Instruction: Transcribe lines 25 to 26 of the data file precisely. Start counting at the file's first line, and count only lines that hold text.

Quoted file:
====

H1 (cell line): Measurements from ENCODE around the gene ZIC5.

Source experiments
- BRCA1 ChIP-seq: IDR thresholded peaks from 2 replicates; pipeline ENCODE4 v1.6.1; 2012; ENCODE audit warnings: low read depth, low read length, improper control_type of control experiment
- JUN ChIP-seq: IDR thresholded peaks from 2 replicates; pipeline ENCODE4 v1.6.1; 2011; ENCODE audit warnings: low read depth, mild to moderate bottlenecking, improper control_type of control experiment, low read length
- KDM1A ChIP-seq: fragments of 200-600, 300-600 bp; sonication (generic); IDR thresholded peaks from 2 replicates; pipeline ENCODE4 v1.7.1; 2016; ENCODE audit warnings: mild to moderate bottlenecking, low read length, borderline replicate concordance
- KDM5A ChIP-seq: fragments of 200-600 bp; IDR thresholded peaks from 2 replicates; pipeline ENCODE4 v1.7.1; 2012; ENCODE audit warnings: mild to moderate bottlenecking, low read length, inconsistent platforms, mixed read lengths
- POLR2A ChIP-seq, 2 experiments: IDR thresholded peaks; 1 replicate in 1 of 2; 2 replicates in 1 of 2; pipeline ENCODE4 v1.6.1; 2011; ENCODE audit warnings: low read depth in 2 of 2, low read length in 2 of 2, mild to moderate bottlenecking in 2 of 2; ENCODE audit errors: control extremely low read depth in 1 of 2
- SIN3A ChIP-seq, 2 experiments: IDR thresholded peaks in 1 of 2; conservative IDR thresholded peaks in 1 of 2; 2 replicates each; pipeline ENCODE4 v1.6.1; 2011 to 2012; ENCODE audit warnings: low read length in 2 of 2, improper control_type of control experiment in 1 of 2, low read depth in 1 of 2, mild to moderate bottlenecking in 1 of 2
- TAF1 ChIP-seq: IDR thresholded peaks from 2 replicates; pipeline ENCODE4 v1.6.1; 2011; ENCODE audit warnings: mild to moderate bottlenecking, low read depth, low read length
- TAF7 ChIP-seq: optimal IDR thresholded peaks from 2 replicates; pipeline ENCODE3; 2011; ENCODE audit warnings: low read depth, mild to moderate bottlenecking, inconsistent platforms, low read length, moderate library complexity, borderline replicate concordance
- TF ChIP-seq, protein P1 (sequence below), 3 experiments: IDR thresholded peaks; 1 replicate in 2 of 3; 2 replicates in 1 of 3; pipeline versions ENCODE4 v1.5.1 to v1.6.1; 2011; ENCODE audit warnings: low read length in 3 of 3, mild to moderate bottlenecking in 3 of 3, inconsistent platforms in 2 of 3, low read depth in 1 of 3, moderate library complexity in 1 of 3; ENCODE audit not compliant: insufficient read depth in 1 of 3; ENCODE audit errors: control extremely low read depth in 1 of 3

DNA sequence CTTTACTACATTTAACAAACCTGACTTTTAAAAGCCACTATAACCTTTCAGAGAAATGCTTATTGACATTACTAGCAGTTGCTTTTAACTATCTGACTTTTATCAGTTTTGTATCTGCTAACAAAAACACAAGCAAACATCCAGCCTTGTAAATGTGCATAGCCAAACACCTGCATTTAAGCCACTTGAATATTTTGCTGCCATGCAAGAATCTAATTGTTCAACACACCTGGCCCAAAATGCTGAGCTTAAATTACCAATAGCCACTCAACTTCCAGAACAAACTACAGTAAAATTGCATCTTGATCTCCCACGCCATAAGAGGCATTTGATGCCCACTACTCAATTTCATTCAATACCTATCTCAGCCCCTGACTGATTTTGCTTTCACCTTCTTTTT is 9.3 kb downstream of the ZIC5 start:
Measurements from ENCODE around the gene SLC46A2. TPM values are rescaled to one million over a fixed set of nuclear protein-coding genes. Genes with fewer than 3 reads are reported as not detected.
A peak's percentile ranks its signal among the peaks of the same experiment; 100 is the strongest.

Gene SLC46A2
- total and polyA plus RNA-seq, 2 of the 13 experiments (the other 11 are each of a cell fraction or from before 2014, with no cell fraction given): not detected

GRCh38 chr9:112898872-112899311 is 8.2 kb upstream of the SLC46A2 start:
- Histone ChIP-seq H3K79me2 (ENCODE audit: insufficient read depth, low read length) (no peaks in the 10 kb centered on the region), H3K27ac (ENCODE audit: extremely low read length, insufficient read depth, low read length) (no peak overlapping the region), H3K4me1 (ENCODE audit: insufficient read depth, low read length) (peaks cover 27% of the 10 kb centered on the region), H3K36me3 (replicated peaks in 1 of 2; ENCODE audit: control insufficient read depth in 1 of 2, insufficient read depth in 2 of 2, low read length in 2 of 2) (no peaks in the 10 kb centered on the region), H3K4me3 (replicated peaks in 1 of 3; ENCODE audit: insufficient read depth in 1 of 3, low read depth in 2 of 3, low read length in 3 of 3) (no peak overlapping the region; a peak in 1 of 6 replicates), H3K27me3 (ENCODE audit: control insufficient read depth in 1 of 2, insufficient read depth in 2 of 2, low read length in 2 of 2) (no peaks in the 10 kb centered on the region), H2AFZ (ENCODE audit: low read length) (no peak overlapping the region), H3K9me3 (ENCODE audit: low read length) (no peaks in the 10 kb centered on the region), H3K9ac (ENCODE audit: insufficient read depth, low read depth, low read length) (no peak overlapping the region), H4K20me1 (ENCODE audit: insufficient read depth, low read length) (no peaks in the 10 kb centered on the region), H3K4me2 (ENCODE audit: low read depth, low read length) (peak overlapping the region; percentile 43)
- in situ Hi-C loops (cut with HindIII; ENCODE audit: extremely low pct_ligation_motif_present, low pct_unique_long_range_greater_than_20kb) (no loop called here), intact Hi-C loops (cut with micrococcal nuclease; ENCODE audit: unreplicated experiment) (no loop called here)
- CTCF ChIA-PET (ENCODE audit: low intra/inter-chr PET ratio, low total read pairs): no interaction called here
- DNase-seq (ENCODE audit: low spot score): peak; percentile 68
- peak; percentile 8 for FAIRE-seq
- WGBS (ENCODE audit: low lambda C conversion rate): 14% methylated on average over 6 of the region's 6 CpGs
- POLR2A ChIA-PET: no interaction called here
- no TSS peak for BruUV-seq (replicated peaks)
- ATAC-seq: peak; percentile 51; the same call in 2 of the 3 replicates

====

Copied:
- no TSS peak for BruUV-seq (replicated peaks)
- ATAC-seq: peak; percentile 51; the same call in 2 of the 3 replicates